Kyoto University was founded to train scientists to support the rapid industrialization of Japan during the Meiji period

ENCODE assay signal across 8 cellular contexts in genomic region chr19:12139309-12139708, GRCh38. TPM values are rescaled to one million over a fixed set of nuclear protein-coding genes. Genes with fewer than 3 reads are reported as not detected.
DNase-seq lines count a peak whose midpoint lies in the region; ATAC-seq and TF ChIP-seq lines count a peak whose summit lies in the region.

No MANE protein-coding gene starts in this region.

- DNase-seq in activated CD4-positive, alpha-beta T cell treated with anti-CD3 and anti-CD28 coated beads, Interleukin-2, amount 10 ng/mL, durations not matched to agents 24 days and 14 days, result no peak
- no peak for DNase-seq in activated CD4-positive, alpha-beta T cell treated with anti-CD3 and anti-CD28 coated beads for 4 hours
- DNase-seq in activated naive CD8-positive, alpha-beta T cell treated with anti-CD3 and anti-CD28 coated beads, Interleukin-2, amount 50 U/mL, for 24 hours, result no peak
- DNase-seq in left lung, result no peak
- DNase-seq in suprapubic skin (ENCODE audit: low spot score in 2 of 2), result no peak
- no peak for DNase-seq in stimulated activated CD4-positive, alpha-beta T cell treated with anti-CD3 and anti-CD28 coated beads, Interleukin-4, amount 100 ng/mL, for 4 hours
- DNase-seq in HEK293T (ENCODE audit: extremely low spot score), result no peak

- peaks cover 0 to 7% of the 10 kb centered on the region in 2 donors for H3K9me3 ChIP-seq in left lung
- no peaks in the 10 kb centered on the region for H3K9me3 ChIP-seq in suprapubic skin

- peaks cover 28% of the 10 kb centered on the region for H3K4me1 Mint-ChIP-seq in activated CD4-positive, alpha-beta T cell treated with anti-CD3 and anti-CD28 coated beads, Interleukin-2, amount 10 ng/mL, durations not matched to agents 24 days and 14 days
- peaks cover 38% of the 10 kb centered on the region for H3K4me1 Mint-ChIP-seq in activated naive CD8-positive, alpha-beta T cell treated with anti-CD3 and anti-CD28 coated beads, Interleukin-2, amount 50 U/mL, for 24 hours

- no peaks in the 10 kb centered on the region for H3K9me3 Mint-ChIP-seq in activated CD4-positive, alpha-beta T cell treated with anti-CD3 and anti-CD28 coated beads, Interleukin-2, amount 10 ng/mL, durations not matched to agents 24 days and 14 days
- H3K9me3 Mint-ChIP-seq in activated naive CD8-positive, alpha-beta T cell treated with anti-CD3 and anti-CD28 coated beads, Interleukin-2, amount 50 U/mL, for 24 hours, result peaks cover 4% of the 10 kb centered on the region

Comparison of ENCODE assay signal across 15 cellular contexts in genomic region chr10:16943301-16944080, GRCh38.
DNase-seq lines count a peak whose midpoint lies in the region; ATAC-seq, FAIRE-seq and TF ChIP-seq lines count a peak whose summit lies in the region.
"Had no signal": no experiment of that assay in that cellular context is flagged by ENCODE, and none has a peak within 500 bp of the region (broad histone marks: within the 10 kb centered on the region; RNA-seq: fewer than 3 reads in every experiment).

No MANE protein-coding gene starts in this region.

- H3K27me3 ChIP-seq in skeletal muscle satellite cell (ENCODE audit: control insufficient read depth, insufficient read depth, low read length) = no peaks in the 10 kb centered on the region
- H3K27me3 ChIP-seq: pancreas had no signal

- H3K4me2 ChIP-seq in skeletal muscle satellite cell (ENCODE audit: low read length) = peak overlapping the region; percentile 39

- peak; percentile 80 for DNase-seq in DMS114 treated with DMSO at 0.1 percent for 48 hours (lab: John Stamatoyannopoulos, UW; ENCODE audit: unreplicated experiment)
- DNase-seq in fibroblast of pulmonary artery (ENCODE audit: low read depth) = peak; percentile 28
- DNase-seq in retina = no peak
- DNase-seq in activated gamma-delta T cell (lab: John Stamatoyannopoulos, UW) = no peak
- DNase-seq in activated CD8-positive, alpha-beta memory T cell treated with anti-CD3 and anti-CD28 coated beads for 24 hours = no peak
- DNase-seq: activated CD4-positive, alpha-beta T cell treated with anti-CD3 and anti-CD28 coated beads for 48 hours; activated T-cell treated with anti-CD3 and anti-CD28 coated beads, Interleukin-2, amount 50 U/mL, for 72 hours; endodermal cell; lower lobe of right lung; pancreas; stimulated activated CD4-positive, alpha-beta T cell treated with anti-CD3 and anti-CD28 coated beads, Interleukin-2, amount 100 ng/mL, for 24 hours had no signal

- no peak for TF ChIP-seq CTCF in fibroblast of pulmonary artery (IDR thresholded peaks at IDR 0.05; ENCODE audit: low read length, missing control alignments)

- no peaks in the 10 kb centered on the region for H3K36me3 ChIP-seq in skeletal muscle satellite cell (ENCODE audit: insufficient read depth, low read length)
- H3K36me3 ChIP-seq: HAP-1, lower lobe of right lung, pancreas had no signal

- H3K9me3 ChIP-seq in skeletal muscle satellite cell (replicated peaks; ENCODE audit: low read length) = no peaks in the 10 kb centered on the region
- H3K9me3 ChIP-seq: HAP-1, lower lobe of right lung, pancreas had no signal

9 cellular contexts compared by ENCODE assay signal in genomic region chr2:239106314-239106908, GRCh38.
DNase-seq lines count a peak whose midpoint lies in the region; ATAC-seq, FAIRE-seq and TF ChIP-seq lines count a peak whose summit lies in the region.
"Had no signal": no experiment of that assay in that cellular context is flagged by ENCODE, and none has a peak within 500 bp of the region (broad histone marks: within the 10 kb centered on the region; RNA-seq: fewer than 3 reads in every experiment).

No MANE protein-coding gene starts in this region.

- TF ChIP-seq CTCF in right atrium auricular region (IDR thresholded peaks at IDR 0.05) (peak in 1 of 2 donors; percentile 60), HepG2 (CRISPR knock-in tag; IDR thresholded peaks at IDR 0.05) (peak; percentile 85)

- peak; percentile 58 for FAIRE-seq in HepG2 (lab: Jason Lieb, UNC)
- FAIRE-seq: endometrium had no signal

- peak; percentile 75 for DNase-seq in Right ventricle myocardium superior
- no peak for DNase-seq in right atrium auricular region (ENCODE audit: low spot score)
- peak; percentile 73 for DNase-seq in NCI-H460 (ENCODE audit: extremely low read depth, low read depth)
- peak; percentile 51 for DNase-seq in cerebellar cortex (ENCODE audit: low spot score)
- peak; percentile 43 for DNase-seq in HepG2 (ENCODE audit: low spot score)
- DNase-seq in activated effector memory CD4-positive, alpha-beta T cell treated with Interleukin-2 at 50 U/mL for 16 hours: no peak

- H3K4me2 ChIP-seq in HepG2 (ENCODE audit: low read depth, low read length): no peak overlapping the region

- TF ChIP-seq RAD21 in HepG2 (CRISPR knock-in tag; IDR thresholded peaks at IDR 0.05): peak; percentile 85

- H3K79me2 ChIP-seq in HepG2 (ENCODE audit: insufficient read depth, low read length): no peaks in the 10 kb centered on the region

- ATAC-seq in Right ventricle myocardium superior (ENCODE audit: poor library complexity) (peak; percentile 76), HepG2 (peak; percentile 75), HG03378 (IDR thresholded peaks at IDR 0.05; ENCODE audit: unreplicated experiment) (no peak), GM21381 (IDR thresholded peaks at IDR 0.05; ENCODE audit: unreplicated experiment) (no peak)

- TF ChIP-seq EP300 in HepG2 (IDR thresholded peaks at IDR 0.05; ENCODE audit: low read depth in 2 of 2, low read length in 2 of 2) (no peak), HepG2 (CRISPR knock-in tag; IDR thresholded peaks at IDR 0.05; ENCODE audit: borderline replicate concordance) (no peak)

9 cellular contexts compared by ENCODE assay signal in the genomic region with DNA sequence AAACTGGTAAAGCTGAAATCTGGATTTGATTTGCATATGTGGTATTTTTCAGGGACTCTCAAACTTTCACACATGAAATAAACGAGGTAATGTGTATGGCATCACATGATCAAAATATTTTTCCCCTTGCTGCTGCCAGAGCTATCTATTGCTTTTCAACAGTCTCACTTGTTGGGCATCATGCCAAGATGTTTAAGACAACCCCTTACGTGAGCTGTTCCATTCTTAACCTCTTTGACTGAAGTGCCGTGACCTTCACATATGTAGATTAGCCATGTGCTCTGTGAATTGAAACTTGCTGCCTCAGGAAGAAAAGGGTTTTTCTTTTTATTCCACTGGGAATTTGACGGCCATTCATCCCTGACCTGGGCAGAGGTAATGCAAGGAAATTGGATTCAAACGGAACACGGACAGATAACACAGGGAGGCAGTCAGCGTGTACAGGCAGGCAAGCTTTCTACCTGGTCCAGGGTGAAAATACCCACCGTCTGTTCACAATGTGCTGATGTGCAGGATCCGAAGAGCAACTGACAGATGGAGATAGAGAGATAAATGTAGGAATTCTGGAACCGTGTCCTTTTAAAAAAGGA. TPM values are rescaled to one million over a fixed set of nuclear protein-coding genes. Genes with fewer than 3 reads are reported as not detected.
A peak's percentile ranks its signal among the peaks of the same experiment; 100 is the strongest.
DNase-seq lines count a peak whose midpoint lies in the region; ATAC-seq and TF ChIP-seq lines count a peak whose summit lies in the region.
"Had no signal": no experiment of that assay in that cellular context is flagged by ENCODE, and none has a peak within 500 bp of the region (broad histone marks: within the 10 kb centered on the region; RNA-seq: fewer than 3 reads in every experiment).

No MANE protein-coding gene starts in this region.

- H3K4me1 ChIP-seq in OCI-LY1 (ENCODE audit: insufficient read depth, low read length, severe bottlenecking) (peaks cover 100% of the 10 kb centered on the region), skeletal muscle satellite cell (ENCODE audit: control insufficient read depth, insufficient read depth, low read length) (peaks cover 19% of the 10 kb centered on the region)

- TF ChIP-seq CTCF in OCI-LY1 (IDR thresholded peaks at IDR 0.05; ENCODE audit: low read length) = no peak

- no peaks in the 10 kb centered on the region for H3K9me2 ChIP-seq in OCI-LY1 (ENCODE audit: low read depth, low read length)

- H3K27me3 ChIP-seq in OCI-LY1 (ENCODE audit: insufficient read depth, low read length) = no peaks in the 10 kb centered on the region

During its early years, the university presidents were chosen by the Ministry of Education, but the faculty increasingly sought more autonomy. In 1915, the opinions of the Faculties were considered for the first time in the selection of a new president, and in 1919, a system for the election of presidents by the faculty members themselves was introduced.[1] During the period between World War I and World War II, an increasingly militaristic and nationalistic government sought to dominate the university and restrict its policies. The end of World War II and the subsequent U.S. Occupation of Japan restored a liberal atmosphere. In March 1947, the School Education Law brought widespread reforms to the Japanese education system, emphasizing equal educational opportunity and expanding all levels of education, including higher education. In October 1947 Kyoto Imperial University was renamed Kyoto University. In May 1949 the National School Establishment Law was enacted, and the Third Higher School (Dai San Kou) merged with the university and became the Faculty of Liberal Arts (教養部, Kyōyōbu), which opened in September 1949. Kyoto University was reorganized as a four-year instead of a three-year university, and an eighth Faculty, the Faculty of Education, was added.